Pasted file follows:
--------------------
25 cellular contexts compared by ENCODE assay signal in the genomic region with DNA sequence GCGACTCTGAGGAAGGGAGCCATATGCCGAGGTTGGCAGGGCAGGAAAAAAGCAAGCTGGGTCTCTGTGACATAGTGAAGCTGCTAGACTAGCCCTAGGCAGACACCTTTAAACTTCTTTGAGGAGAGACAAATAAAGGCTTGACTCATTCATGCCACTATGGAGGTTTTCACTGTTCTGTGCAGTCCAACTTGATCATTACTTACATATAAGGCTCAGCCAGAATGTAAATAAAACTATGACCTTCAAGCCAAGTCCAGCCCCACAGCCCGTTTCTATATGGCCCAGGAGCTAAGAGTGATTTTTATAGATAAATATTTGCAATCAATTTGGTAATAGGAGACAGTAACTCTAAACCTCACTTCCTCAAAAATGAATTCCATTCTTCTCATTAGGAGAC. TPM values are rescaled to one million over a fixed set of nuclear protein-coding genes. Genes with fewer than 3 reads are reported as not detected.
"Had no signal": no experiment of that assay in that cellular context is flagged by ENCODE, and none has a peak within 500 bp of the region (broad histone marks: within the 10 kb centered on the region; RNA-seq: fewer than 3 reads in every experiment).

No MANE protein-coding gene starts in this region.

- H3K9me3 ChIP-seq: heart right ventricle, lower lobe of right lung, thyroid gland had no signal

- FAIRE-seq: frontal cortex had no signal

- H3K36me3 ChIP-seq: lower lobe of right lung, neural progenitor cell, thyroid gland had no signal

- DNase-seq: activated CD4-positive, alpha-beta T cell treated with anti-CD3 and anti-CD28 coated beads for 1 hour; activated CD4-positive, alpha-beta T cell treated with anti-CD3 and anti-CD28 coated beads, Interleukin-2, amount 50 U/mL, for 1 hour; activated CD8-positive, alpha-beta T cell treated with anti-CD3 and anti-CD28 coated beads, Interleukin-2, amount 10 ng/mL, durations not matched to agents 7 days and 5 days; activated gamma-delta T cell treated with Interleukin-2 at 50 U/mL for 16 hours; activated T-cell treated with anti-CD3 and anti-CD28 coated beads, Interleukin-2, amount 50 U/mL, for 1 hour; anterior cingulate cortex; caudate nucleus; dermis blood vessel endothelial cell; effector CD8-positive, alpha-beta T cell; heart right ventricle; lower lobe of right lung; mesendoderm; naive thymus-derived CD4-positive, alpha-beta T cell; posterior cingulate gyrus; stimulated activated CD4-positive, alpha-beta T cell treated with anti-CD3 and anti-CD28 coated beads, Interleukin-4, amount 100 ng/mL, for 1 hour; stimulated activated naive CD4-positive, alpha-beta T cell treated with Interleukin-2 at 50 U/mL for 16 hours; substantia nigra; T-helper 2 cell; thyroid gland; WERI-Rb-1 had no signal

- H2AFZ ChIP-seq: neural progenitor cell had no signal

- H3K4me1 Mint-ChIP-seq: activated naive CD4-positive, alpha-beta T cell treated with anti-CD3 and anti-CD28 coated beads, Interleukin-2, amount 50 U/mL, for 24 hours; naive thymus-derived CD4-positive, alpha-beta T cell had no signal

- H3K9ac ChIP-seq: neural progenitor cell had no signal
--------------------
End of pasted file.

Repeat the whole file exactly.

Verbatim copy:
25 cellular contexts compared by ENCODE assay signal in the genomic region with DNA sequence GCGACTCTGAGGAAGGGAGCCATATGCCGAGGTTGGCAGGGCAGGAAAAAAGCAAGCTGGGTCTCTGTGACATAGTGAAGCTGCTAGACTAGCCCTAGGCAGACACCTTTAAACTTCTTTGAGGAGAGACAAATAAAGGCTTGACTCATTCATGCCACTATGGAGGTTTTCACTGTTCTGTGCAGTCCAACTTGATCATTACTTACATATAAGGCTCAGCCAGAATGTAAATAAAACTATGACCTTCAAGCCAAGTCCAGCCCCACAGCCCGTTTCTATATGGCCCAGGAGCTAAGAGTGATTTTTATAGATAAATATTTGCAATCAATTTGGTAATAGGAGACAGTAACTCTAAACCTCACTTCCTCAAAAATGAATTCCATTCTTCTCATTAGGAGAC. TPM values are rescaled to one million over a fixed set of nuclear protein-coding genes. Genes with fewer than 3 reads are reported as not detected.
"Had no signal": no experiment of that assay in that cellular context is flagged by ENCODE, and none has a peak within 500 bp of the region (broad histone marks: within the 10 kb centered on the region; RNA-seq: fewer than 3 reads in every experiment).

No MANE protein-coding gene starts in this region.

- H3K9me3 ChIP-seq: heart right ventricle, lower lobe of right lung, thyroid gland had no signal

- FAIRE-seq: frontal cortex had no signal

- H3K36me3 ChIP-seq: lower lobe of right lung, neural progenitor cell, thyroid gland had no signal

- DNase-seq: activated CD4-positive, alpha-beta T cell treated with anti-CD3 and anti-CD28 coated beads for 1 hour; activated CD4-positive, alpha-beta T cell treated with anti-CD3 and anti-CD28 coated beads, Interleukin-2, amount 50 U/mL, for 1 hour; activated CD8-positive, alpha-beta T cell treated with anti-CD3 and anti-CD28 coated beads, Interleukin-2, amount 10 ng/mL, durations not matched to agents 7 days and 5 days; activated gamma-delta T cell treated with Interleukin-2 at 50 U/mL for 16 hours; activated T-cell treated with anti-CD3 and anti-CD28 coated beads, Interleukin-2, amount 50 U/mL, for 1 hour; anterior cingulate cortex; caudate nucleus; dermis blood vessel endothelial cell; effector CD8-positive, alpha-beta T cell; heart right ventricle; lower lobe of right lung; mesendoderm; naive thymus-derived CD4-positive, alpha-beta T cell; posterior cingulate gyrus; stimulated activated CD4-positive, alpha-beta T cell treated with anti-CD3 and anti-CD28 coated beads, Interleukin-4, amount 100 ng/mL, for 1 hour; stimulated activated naive CD4-positive, alpha-beta T cell treated with Interleukin-2 at 50 U/mL for 16 hours; substantia nigra; T-helper 2 cell; thyroid gland; WERI-Rb-1 had no signal

- H2AFZ ChIP-seq: neural progenitor cell had no signal

- H3K4me1 Mint-ChIP-seq: activated naive CD4-positive, alpha-beta T cell treated with anti-CD3 and anti-CD28 coated beads, Interleukin-2, amount 50 U/mL, for 24 hours; naive thymus-derived CD4-positive, alpha-beta T cell had no signal

- H3K9ac ChIP-seq: neural progenitor cell had no signal